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President Biden’s First 100 Days

William Resh (USC) with Christina Kinane (Yale) and Anne Joseph O’Connell (Stanford) will discuss some of the legal intricacies of the Vacancy Act, the strategic calculations that political actors might make regarding vacancies, and their impact on agency performance.

Resh publishes new article in premier Public Administration journal

by Justine Dodgen A new article co-authored by Bedrosian Faculty Affiliate Bill Resh was accepted into the  Journal of Public Administration Research and Theory. The article, entitled “A Systems Theory Approach to Innovation Implementation: Why Organizational Location Matters,” examines how the “success” of adopted innovations depends on both the source of innovation and the organizational Read more…

Government 2.0

by Peter Robertson

Government 2.0

The shift from the modern industrial era into the new, post-modern Information Age presents contemporary society with a rather significant paradox.  On one hand, there is fairly widespread agreement that the governmental apparatus established to implement public policies – the bureaucracy – is not very efficient or effective.  On the other, there is equally widespread belief that bureaucracy is necessary in order to successfully implement those policies.  We are stuck in something of a love/hate, “can’t live with it, can’t live without it” dilemma when it comes to the presence of the large bureaucratic systems, at all levels of government, that are critical to the actual delivery of services that constitute the ultimate operationalization of legislative dictates.

This paradox is not new, although the dilemma it presents has become more pressing as the societal transition into a new era proceeds.  Significant backlash to the dysfunctional features of bureaucracy emerged as early as the 1950s, when proponents of a more humanistic approach to organizational design began articulating how bureaucratic structures and processes could be revised to take into account the higher-order needs (i.e., self-esteem and self-actualization, in Maslow’s hierarchy) of the people working in bureaucratic organizations.  To a considerable extent, the slow but steady evolution of this organizational form since that time has reflected the gradual integration of some of those ideas into our collective understanding about the best ways to manage organizations.  These changes have been further stimulated by the dynamics of globalization, the diffusion of information/communication technology, and the differences among succeeding generations of workers.  Taken together, the reforms over the last half-century can be seen as leading to a transformation in the bureaucratic organizational form itself, as it evolves into a new form more appropriate for the demands of a new era. (more…)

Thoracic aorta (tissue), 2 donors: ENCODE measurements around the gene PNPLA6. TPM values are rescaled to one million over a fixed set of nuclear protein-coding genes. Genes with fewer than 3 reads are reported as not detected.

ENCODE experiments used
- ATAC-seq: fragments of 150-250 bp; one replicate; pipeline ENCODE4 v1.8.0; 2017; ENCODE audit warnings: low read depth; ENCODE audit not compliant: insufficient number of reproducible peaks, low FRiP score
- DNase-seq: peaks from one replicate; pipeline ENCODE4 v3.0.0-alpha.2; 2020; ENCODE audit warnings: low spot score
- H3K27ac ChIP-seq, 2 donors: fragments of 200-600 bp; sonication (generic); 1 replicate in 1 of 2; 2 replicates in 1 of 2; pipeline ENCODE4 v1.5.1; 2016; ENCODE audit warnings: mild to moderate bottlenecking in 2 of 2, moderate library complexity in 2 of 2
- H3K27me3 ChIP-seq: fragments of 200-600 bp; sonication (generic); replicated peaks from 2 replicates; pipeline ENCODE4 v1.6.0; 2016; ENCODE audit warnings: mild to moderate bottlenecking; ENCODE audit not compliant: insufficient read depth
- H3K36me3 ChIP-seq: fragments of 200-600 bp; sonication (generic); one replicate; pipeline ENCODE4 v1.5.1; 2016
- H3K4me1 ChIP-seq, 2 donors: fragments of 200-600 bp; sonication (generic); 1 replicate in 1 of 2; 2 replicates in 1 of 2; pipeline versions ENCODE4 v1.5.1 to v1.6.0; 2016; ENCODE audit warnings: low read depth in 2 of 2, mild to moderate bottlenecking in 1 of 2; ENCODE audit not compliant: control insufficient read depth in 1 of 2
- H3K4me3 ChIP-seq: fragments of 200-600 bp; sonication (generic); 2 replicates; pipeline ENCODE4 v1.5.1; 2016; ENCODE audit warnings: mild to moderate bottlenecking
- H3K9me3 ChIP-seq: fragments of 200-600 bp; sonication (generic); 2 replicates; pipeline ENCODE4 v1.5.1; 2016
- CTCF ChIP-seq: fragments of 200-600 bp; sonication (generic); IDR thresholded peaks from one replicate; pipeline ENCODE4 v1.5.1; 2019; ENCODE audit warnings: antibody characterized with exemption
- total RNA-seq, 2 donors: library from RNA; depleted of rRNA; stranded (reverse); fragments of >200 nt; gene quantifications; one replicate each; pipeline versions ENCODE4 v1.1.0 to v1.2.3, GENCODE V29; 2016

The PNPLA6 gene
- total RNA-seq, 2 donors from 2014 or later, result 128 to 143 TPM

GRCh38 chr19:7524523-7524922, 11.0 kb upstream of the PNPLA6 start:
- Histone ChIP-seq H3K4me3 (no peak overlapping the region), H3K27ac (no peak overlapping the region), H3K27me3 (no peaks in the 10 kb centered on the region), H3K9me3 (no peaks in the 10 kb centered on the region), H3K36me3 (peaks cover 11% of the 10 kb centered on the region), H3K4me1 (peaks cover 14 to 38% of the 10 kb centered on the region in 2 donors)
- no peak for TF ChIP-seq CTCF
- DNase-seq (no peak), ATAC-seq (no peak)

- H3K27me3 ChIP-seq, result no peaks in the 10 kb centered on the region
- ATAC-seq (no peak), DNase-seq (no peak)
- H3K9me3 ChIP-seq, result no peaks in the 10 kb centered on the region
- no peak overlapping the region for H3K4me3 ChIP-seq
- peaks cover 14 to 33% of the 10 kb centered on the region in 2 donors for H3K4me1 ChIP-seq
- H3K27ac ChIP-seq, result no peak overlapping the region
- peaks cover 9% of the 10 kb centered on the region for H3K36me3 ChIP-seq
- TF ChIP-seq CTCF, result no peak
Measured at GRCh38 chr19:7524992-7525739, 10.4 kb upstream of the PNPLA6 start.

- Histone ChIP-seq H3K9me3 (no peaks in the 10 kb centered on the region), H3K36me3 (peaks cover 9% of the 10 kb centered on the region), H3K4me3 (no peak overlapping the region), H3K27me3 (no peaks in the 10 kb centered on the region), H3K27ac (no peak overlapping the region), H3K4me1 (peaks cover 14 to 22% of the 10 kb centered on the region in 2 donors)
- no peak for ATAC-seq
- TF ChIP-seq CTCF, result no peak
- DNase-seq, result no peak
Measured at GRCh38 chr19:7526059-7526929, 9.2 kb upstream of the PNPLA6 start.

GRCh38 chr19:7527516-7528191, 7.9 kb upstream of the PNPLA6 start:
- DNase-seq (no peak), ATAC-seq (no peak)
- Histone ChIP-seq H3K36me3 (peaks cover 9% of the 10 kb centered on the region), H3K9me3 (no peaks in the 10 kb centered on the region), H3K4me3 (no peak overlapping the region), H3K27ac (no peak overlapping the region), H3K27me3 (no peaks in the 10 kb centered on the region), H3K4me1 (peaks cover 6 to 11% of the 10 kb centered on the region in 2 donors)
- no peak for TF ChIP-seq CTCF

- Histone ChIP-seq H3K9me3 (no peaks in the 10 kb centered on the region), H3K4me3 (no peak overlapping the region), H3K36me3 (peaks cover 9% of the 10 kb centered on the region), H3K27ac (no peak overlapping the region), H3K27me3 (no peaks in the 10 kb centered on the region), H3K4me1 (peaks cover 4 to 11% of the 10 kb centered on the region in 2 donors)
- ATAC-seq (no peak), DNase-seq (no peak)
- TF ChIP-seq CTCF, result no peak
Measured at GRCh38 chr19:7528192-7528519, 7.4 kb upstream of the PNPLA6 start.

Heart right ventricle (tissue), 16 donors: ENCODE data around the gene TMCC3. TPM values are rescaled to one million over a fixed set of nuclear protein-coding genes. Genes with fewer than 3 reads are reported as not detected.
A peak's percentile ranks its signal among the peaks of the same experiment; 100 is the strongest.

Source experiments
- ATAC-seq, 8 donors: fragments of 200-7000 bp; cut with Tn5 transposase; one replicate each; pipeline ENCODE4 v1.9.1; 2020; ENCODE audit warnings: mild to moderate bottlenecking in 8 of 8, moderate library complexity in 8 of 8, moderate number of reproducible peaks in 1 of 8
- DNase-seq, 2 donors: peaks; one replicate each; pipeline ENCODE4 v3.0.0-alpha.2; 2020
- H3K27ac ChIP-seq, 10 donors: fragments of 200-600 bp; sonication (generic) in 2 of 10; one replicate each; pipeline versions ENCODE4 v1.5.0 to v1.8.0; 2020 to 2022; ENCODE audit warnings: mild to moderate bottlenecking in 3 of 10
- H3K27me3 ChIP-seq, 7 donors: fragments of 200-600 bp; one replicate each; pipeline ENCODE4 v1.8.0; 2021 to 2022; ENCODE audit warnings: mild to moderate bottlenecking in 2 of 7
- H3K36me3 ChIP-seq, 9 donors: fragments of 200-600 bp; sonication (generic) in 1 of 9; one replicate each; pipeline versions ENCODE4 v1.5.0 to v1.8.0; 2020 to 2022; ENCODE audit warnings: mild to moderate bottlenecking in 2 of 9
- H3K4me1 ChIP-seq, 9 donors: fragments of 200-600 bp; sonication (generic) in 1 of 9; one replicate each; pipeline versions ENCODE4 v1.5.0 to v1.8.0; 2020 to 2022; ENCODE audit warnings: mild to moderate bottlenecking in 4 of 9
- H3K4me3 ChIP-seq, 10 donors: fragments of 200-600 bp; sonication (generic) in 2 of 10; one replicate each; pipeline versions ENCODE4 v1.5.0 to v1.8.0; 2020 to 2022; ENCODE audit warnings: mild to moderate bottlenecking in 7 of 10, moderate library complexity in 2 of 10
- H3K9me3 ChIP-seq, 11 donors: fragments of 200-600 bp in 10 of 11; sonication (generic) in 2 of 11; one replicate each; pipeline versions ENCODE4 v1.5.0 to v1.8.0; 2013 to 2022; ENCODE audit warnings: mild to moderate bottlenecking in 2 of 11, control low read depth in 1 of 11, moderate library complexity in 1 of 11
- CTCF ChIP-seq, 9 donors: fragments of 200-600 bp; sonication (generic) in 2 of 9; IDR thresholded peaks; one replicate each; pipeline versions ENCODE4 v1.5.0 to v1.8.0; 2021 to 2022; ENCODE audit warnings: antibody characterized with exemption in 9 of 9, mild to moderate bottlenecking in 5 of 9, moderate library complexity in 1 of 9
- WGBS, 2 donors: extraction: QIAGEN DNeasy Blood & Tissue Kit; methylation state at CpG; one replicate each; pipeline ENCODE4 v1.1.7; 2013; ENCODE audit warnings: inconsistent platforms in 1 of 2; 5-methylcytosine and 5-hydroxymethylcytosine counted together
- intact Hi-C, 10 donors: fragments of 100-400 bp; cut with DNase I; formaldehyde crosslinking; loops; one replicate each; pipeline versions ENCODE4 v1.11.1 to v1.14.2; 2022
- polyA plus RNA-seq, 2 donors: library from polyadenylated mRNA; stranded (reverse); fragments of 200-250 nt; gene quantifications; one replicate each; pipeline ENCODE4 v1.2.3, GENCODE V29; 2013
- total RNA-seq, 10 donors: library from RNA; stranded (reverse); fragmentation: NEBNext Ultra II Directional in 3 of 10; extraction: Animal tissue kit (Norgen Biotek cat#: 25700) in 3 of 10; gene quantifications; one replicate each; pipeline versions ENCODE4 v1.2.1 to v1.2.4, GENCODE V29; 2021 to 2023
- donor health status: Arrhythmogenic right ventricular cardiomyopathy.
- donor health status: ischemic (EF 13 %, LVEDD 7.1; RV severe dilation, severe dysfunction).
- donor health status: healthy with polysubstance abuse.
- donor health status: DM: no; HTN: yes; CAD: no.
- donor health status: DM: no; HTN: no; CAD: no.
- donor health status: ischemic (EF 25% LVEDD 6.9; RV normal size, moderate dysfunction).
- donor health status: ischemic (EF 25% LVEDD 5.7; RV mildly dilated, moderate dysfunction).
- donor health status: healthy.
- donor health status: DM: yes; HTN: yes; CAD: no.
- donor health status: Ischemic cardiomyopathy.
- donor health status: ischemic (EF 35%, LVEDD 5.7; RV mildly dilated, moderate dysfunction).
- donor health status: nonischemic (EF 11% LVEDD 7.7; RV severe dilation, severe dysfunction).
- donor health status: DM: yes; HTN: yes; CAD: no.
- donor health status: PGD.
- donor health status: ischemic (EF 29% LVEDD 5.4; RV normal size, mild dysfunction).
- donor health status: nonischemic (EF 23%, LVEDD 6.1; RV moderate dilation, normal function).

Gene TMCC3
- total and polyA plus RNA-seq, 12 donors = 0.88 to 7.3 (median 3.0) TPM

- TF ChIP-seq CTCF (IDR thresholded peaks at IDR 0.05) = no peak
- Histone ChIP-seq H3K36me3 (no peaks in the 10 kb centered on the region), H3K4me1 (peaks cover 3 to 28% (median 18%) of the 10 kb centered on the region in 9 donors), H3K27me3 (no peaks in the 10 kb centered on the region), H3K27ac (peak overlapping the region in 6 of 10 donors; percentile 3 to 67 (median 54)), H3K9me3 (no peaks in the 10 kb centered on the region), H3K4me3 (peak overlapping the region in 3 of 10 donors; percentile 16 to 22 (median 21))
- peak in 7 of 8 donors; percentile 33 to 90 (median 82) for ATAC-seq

William Resh: New article in Presidential Studies Quarterly

Resh, William G. Appointee–Careerist Relations in the Presidential Transition of 2008?2009. Presidential Studies Quarterly, 12/2014, Volume 44, Issue 4. Abstract This research takes a different approach from most studies of presidential transitions by examining transition preparations from the unique perspective of the career bureaucrats that provide a critical connection between transitions and Read more…

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